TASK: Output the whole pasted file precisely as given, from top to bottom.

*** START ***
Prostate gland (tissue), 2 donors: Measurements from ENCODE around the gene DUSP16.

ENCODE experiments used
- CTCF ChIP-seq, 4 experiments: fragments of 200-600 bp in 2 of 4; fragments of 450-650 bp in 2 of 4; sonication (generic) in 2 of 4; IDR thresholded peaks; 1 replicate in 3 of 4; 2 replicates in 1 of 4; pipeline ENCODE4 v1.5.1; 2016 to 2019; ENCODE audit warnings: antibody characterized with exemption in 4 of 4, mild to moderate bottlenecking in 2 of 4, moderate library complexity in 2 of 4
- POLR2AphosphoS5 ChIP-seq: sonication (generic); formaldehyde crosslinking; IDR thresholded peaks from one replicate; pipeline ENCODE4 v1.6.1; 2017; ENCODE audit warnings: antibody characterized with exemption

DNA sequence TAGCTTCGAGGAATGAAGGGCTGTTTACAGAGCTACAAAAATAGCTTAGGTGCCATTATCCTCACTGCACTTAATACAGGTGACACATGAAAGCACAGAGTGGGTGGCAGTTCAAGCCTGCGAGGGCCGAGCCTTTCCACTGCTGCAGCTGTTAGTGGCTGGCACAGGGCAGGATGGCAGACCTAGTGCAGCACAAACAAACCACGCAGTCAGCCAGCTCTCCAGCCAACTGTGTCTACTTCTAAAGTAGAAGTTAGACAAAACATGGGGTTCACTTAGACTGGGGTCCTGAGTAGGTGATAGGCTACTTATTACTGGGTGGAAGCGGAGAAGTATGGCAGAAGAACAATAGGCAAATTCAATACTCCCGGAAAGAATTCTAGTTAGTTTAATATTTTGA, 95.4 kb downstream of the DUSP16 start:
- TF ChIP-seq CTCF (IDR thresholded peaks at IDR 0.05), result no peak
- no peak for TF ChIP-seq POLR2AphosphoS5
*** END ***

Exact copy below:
Prostate gland (tissue), 2 donors: Measurements from ENCODE around the gene DUSP16.

ENCODE experiments used
- CTCF ChIP-seq, 4 experiments: fragments of 200-600 bp in 2 of 4; fragments of 450-650 bp in 2 of 4; sonication (generic) in 2 of 4; IDR thresholded peaks; 1 replicate in 3 of 4; 2 replicates in 1 of 4; pipeline ENCODE4 v1.5.1; 2016 to 2019; ENCODE audit warnings: antibody characterized with exemption in 4 of 4, mild to moderate bottlenecking in 2 of 4, moderate library complexity in 2 of 4
- POLR2AphosphoS5 ChIP-seq: sonication (generic); formaldehyde crosslinking; IDR thresholded peaks from one replicate; pipeline ENCODE4 v1.6.1; 2017; ENCODE audit warnings: antibody characterized with exemption

DNA sequence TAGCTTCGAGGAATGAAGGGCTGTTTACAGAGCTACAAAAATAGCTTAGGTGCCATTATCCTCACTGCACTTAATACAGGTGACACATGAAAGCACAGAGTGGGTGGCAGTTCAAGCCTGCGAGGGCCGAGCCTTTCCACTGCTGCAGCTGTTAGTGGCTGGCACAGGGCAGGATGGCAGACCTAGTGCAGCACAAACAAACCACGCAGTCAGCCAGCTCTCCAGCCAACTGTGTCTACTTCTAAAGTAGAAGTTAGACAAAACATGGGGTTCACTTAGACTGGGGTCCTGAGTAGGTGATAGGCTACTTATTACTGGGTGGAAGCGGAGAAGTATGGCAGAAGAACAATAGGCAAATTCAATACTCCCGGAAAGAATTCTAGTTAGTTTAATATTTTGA, 95.4 kb downstream of the DUSP16 start:
- TF ChIP-seq CTCF (IDR thresholded peaks at IDR 0.05), result no peak
- no peak for TF ChIP-seq POLR2AphosphoS5